‘Change fatigue’ means it’s time to get away

Published 15 September 2020

‘Change fatigue’ means it’s time to get away

There's no doubt this year has been confronting and challenging, and on a scale none of us could have imagined. As individuals, we've had to cope with change after change in a bid to get on top of COVID infection rates. It's all been rather overwhelming.

In the UNE Psychology Clinic, we are now seeing many clients suffering from change fatigue. This is when we feel burdened by change and powerless to address the circumstances, and it produces physiological and psychological responses. First, many were dealing with drought, then bushfires and now a silent killer in the shape of coronavirus. And many of those lucky enough to still have jobs have been working longer and harder than ever.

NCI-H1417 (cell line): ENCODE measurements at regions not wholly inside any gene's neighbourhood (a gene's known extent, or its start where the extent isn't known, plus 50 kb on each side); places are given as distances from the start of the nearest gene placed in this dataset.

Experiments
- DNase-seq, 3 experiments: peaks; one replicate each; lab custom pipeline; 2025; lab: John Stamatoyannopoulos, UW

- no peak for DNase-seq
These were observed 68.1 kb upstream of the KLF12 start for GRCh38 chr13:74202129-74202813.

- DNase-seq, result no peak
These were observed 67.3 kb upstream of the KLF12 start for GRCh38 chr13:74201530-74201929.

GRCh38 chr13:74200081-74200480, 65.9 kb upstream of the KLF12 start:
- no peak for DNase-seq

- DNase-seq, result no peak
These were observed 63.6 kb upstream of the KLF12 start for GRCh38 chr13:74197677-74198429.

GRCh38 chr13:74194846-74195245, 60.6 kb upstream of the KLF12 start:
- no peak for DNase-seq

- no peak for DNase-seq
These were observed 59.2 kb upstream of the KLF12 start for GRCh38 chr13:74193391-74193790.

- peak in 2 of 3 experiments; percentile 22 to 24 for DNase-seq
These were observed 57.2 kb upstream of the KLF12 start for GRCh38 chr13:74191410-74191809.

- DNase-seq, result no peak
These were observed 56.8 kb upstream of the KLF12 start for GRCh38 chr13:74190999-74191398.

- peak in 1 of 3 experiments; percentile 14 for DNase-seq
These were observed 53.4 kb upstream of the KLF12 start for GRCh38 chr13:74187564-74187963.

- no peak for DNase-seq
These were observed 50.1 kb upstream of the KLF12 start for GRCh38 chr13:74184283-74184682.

This fatigue - from going too hard for too long - is manifesting in symptoms of depression. I would argue that many people we are seeing are not depressed at all; that if their environmental stresses (such as the increased demands of work, home-schooling and the extra hours spent addressing new ways to function) were alleviated, they would probably be doing OK. It's just that they are running out of steam.

There is a limit, for each of us, for how long we can keep up this pace and rate of change.

In normal years we'd be planning holidays, large and small, or at least a mini-break, but many people have been Amanda Jeffreys portraittoo fearful to move very far from home, even where border restrictions allow.

Working from home for an extended period means that every day has become a little Groundhog Day-ish at this point. What many of us need is a change of scenery, to refresh ourselves.

Holidays, whatever they may look like, are a really important time to rejuvenate. Even if it's a long weekend, try to plan your next one today. You might be surprised at how the very act of planning a trip or outing brightens your mood.